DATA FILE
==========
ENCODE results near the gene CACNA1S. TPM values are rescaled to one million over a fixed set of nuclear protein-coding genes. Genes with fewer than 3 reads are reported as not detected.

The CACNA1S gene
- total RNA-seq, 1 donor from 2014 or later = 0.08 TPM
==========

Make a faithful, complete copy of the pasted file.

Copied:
ENCODE results near the gene CACNA1S. TPM values are rescaled to one million over a fixed set of nuclear protein-coding genes. Genes with fewer than 3 reads are reported as not detected.

The CACNA1S gene
- total RNA-seq, 1 donor from 2014 or later = 0.08 TPM